As modern day processors get increasingly faster, the heat they produce increases with them. Heat being a bad thing to have around your CPU must be dealt with in an effective manor. Conventional cooling or air cooling has always been the way to cool your CPU however more and more people are turning to water cooling to achieve the lowest temperatures for their CPU's. Water Cooling is much more effective at removing heat from the CPU than air cooling because water takes less time to heat up than air. Knowing this passing water over a hot surface instead of air transmits the heat away from the CPU much quicker and efficiently. You may think that Water cooling is a stupid idea in a PC with all the electrical parts however let me assure you that if its all done properly the risk is low.
Although the water cooling option is much more expensive than conventional methods, the price has been coming down and the average user is starting to turn to this method. You can pick up a standard water cooling kit for a around $200. Keep in mind though that setting up a water cooling system inside your PC may require some slight modifications in order for it all to fit or alternatively you can buy a case which has been made for the job.
Apart from the obvious better cooling is there any other reason for getting water cooling? Well yes there are a few. Linked to better cooling there is piece of mind. Having a cooling system that can easily cope with CPU's going over 3Ghz now can put your mind at rest. There are many a debate about how hot a CPU can get before its dangerous. Another great reason for having water cooling is the noise or should I say lack of it. Keeping today's CPU's cool using fans and heatsinks directly on the CPU needs a lot of power and speed in the fan. This generally means the fans make a lot of noise. Not really very useful if your trying to watch a DVD for example. The third reason and this was the main reason for many people who adopted the water cooling approach, is its use in overclocking. Knocking off the Celsius from the CPU gives the user a great scope for overclocking.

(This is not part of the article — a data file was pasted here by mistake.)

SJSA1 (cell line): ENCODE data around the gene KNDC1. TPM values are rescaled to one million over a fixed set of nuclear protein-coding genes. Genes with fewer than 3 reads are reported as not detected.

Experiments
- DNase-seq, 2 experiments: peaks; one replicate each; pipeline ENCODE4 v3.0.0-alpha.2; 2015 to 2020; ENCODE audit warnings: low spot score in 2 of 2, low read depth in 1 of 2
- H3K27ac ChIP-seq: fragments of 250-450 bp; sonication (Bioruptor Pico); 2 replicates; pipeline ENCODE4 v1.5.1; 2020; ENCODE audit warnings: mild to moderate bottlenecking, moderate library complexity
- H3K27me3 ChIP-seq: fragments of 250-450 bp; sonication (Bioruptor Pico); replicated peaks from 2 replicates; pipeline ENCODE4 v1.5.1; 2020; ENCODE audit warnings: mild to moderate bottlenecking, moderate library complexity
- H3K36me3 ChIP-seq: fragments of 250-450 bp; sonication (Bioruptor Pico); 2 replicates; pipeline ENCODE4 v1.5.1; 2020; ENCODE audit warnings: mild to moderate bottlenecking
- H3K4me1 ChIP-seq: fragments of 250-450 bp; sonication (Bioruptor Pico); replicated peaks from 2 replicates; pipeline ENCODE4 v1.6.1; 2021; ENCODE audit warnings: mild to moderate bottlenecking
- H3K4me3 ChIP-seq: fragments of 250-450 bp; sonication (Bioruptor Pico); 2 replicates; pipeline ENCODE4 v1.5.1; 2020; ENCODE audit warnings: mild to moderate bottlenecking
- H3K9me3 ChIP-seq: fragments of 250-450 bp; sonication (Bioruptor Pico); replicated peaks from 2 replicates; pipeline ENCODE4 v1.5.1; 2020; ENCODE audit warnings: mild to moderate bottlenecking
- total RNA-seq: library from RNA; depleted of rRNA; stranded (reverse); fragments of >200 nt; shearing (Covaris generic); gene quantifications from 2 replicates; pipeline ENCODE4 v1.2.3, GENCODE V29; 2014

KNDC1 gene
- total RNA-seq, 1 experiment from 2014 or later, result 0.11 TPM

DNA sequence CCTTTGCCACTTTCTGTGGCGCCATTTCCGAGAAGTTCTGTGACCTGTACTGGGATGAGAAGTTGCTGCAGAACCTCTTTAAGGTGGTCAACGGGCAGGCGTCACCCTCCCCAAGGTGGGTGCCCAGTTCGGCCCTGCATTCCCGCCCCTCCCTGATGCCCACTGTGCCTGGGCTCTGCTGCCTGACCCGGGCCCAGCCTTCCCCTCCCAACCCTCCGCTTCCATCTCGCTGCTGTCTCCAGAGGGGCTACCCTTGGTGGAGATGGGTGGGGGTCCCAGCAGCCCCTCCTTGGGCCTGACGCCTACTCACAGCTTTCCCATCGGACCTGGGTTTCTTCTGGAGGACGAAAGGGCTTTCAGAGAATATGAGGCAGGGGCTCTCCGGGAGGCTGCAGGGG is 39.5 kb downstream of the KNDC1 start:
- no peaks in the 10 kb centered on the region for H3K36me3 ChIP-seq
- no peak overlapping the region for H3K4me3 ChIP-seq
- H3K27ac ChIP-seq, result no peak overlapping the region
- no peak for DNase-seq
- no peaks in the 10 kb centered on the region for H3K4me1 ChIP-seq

What you will need to make a water cooling system is as follows. (You can buy all this in a Complete Water Cooling Kit.)
Anti-corrosion water additive
This is the part that fixes onto the top of the CPU. Where you would normally attach your heatsink/fan the CPU block will be fixed here. Designs vary but the idea is that this block will have copper plates with water passed between them.
Fairly simple, the reservoir is a tank to hold the water. All water cooling systems obviously need water from somewhere. The idea is to have a small tank in your system heavily sealed.
You will normally associate a radiator to giving out heat, and even in this case you would be right., The idea of the radiator in the water cooling system is to disperse the heat in the water, exactly the same way as your radiator at home works. Once the heat has been dispersed the water is returned to the reservoir to begin the cycle again
The fan is mounted on the reservoir to help in the cooling process. These fans are usually larger than CPU fans and quieter because they do not need to rotate at high speeds.
The Tubing is used to carry the water around the system. This is the part you have to be careful with. Check the tubing for leaks and check all the seal before using it in a PC system. It might be wise to set-up the system out of the PC and let it run for numerous hours before installing it into your PC
Anti-Corrosion water additive